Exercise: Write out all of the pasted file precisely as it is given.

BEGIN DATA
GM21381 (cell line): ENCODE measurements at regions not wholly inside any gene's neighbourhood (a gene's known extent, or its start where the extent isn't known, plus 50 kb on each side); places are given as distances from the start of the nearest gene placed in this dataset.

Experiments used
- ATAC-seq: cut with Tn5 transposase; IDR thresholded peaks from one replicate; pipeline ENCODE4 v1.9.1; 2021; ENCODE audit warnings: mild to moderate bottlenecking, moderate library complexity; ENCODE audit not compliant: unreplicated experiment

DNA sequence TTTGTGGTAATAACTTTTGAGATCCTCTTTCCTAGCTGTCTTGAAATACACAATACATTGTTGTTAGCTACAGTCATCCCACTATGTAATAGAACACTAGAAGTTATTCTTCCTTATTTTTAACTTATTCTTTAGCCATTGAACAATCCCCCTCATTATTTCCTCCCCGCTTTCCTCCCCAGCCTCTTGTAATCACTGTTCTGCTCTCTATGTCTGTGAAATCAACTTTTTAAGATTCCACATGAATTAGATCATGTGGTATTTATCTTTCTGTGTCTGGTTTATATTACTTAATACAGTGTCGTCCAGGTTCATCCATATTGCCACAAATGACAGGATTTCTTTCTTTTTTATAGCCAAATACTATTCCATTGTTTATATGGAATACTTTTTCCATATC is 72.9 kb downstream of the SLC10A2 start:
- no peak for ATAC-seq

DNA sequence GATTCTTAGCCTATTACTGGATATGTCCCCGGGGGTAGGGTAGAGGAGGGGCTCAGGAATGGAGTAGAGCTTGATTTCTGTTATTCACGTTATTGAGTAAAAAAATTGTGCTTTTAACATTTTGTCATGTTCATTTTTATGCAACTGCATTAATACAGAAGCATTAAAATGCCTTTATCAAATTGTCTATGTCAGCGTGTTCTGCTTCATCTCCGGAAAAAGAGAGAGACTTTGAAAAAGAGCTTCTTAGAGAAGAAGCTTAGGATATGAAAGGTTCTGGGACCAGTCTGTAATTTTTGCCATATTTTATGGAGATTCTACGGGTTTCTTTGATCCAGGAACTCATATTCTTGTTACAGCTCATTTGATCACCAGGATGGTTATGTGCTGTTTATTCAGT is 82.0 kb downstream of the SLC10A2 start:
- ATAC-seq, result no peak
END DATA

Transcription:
GM21381 (cell line): ENCODE measurements at regions not wholly inside any gene's neighbourhood (a gene's known extent, or its start where the extent isn't known, plus 50 kb on each side); places are given as distances from the start of the nearest gene placed in this dataset.

Experiments used
- ATAC-seq: cut with Tn5 transposase; IDR thresholded peaks from one replicate; pipeline ENCODE4 v1.9.1; 2021; ENCODE audit warnings: mild to moderate bottlenecking, moderate library complexity; ENCODE audit not compliant: unreplicated experiment

DNA sequence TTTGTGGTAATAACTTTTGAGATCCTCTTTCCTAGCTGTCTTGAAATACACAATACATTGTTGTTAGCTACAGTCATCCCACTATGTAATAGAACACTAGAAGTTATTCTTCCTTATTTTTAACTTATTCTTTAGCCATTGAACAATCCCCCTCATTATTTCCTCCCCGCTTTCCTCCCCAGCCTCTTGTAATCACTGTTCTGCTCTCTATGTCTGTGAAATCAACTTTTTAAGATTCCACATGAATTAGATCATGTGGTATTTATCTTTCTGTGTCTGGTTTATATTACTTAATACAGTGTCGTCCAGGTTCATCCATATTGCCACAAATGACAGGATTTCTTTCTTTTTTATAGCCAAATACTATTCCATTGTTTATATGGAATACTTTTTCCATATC is 72.9 kb downstream of the SLC10A2 start:
- no peak for ATAC-seq

DNA sequence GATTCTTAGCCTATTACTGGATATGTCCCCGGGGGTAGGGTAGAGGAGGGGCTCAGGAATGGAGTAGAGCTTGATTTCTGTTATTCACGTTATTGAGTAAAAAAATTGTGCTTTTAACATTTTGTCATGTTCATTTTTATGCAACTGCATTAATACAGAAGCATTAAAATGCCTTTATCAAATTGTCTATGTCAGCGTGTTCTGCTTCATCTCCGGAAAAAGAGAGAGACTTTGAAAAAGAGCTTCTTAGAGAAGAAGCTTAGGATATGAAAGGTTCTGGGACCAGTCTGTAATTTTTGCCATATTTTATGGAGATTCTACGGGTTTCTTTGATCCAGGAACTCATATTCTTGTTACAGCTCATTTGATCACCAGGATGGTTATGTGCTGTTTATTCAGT is 82.0 kb downstream of the SLC10A2 start:
- ATAC-seq, result no peak